Unlearning, relearning and solidarity in a time of crisis by Jamil F Khan
Can we hold others accountable for things we too have been guilty of? Yes, and we should. More than that, we must take the time to truly interrogate our own humanity and unlearn our investments in power structures if we are truly to demand justice without hypocrisy.
Unlearning, relearning and solidarity in a time of crisis
by Jamil F Khan
I have recently found myself deeply reflective of not only the state of the world, but also the way in which I occupy this world to do what I believe is my work. The work I refer to here is the work of reimagining a deeply wounded humanity. I have been particularly reflective of an incident that briefly brought my own unlearning and growth as an advocate for social justice into question. A tweet of mine, from 10 years ago, in which I expressed fatphobic sentiments was posted in the midst of an effort to demand accountability, and particularly of those who make it their work to demand it of others. Upon seeing the tweet, I knew exactly when I posted it, despite the date not being included in the post. I was newly out and exploring the segregated queer nightlife scene in Cape Town. I was the hot young thing on the scene and enjoying every ounce of attention I could soak up on the shallow end of a deeply problematic power dynamic of body politics. Politics I knew all too intimately.
Always a scrawny child, the advent of my adolescence brought with it a very unwelcome change: fat. An inexplicable increase and appetite and body fat sent my mother into a panicked fact-finding mission with pharmacists and doctors to explain my weight gain. ‘What is wrong with this child? Why is he eating so much?’ was the recurring question asked – right in front of me, as if I wasn’t there. I had become the subject of a research question – something to be solved. When informed that it was a by-product of a pre-adolescent metabolism trying to find its equilibrium, she begrudgingly lugged me home with my newfound baggage.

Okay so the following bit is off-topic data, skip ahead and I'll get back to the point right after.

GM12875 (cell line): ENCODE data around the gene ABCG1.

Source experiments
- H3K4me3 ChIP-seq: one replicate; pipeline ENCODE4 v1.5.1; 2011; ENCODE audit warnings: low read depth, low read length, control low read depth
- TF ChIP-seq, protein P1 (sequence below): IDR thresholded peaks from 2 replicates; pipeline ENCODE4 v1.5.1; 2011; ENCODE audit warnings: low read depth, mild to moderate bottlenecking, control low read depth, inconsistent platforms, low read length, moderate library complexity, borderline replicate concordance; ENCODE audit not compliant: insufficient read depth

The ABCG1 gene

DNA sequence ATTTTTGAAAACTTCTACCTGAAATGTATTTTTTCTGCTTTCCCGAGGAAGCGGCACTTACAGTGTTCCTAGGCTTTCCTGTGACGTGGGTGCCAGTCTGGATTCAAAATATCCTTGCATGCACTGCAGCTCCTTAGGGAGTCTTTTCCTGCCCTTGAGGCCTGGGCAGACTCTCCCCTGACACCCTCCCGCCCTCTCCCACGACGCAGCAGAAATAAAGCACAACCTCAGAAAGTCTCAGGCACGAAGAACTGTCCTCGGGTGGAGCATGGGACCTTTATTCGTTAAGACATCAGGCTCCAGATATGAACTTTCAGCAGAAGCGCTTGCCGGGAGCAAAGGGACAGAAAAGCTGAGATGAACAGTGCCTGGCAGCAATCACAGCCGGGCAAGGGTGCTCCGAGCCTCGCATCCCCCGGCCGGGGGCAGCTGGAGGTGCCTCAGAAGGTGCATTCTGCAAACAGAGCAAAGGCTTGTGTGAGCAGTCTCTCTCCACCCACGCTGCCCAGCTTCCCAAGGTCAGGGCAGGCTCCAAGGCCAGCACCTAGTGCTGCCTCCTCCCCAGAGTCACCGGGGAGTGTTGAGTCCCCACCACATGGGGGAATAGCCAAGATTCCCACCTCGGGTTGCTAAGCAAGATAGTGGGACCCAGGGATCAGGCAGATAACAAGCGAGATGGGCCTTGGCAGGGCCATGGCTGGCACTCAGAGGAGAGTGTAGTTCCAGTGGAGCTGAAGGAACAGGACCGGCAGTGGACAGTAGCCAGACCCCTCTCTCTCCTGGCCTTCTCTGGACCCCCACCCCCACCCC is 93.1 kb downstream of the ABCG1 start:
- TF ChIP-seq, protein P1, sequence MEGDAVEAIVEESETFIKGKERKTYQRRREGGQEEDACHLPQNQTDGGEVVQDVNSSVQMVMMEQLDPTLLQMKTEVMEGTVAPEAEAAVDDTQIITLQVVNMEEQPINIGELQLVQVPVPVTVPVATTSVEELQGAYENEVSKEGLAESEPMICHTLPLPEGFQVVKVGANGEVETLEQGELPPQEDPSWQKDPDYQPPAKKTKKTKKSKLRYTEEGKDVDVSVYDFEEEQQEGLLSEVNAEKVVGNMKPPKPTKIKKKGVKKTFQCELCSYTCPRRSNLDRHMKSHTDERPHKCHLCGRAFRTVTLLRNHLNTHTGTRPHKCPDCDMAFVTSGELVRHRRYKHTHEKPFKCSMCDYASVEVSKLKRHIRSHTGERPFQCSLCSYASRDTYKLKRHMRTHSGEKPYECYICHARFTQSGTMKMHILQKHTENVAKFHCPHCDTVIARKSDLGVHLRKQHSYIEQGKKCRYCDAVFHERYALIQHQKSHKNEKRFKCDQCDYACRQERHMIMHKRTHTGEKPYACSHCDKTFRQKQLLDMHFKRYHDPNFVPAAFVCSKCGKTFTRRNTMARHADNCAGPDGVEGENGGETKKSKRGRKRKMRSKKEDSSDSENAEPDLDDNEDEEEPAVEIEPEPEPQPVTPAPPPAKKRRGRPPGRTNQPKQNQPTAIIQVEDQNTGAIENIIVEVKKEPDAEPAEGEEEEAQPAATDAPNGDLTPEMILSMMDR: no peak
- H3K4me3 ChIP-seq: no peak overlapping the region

In the ensuing years ‘Yoh, but you’re fat!!’ led the cacophony of voices disguising fatphobia as affection wherever I would go. It must be said that I was actually just chubby by most standards, but compared to my family I was overweight. In the six years of shame, my fatness entered everywhere before my personhood. Of all the things I tried to cover up, this was one I could not hide. It was as real as me and immovable too. Escaping the shapeless, unremarkable silhouettes of white movie stars read as a failure of the body. A failure that chipped away my self-esteem daily as I stewed in powerlessness. Nothing about me could be beautiful while I was fat. Nothing about me could be remarkable while I was fat. The more I tried to shrink myself, the more my body was magnified for inspection.
In the last years of my teens, I started losing the weight. I was so grateful to have a shot at being the person everyone seemed to mourn the loss of. My fat was an occasion for mourning and grief from which I was finally going to be released. I developed a neurosis about weight and stuck to a very controlled eating schedule. Controlled portions, no food after 8pm, fewer snacks, only eating when I was considerably hungry. I wanted, at all costs, to avoid ever being fat again. Although my fat was a completely natural part of my bodily development, I learnt that it was never natural nor acceptable. I also learnt that I could never be happy with it, or happy at all. So, losing the weight felt like an achievement and a victory. It was the attainment of normalcy and subsequently happiness. Through being fat I learnt who the people are that one should never be. The ultimate ‘not me’ figure, as Rosemary Garland-Thomson writes, our conceptions of people with disabilities, who often are kept out of the room when we discuss oppression and privilege.